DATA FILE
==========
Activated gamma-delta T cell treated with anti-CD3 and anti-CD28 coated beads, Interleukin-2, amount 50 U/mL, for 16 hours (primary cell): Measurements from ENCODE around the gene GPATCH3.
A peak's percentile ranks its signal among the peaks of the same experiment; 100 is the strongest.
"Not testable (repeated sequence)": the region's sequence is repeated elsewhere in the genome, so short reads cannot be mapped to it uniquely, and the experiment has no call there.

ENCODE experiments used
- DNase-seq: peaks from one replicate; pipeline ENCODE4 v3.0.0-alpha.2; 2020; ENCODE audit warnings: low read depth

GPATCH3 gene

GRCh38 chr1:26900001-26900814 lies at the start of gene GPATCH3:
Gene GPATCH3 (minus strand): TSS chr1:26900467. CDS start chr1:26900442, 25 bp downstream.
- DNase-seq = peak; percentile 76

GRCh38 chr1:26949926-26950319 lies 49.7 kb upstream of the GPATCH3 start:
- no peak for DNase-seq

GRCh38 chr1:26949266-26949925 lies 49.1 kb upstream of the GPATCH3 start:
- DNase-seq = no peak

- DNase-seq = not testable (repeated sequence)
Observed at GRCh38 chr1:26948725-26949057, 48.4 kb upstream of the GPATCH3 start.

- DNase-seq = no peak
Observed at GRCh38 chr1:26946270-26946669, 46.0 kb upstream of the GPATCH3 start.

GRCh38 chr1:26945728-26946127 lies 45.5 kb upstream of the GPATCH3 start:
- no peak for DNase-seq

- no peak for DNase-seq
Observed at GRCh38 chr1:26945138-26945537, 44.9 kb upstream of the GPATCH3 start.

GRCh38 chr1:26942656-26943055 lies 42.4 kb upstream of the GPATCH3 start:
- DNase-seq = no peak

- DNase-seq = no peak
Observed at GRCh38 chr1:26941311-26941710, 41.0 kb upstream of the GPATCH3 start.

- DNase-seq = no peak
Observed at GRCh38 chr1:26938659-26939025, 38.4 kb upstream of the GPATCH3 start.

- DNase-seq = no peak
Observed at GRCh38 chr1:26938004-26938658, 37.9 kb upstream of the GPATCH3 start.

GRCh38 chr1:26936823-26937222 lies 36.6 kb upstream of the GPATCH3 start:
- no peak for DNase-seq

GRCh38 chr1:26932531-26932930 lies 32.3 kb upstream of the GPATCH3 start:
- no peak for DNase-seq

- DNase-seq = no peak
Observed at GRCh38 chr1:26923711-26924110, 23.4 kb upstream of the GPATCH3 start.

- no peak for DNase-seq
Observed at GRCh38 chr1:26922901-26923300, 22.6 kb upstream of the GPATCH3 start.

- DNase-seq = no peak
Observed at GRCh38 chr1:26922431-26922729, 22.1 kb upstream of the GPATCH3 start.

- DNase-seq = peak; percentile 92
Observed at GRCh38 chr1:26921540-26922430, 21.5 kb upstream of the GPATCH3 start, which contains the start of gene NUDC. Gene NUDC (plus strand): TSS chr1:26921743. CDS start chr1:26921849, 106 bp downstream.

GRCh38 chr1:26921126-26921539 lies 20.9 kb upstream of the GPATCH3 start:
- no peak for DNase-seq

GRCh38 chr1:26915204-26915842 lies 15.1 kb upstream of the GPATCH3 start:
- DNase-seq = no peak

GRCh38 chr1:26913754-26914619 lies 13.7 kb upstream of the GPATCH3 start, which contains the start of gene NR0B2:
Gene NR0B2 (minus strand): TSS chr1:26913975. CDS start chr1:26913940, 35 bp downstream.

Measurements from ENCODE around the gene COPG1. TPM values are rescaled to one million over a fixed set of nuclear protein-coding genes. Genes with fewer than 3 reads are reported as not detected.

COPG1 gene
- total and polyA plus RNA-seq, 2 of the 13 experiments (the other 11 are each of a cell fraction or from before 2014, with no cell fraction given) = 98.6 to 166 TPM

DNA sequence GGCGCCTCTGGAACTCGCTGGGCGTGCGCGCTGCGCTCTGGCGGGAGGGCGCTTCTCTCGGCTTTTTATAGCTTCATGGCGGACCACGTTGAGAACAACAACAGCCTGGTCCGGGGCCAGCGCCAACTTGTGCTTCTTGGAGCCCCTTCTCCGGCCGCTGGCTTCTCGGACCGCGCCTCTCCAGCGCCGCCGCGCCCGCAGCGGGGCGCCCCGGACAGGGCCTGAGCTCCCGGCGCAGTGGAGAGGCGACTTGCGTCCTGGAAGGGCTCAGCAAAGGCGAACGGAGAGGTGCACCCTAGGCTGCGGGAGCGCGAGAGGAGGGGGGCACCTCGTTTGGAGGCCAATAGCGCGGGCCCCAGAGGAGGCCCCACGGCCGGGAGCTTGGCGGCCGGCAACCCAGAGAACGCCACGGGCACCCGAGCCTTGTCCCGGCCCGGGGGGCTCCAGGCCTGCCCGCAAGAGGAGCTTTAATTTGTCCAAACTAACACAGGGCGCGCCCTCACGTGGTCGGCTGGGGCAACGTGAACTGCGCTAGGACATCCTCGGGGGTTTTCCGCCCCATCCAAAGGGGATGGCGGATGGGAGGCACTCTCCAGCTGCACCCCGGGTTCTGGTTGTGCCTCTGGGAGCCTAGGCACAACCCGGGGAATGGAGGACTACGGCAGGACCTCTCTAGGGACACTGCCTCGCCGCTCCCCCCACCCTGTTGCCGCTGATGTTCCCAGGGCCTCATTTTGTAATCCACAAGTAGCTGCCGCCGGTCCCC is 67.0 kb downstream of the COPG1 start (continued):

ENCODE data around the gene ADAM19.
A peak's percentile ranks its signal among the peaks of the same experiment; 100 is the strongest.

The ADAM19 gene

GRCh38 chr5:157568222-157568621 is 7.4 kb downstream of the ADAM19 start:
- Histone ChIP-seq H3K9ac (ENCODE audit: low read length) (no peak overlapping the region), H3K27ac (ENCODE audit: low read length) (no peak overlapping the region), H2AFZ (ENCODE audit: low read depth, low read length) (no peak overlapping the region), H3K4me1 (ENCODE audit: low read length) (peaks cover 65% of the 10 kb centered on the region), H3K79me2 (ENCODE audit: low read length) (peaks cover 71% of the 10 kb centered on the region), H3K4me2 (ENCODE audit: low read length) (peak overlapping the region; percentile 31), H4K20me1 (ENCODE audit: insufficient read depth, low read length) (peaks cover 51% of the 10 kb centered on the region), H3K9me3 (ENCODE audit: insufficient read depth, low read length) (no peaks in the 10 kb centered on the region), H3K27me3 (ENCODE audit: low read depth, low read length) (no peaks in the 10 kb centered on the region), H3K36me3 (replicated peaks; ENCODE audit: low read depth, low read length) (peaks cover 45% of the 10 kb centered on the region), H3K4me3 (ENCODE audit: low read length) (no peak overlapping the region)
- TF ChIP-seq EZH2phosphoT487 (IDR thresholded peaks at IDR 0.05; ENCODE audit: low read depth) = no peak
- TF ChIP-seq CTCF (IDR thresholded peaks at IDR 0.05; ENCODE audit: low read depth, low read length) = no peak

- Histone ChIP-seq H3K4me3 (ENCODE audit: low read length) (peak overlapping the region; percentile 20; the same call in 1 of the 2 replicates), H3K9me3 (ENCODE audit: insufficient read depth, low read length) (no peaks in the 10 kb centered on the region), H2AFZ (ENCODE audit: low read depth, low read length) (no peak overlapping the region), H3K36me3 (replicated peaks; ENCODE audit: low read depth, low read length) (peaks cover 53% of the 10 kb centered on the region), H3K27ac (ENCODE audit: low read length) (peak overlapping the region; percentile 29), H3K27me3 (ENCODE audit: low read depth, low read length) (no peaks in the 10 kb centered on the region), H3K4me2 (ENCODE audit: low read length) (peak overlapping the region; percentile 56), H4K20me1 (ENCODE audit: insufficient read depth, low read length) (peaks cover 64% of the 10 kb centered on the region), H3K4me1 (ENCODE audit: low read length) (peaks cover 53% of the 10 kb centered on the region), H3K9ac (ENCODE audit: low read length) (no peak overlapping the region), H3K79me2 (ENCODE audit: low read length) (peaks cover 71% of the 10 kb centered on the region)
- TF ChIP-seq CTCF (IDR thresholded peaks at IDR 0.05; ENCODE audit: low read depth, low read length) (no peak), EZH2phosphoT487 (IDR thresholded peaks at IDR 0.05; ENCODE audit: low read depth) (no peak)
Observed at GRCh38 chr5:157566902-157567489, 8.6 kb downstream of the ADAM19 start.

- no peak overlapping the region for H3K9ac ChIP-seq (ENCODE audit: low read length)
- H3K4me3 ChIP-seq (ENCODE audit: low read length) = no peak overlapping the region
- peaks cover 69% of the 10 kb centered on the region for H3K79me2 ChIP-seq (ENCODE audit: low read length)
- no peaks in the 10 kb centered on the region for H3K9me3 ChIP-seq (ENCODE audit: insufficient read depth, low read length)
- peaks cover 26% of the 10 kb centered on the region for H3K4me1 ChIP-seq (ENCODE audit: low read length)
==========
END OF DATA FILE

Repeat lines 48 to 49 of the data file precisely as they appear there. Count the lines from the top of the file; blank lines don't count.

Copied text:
Measurements from ENCODE around the gene COPG1. TPM values are rescaled to one million over a fixed set of nuclear protein-coding genes. Genes with fewer than 3 reads are reported as not detected.

COPG1 gene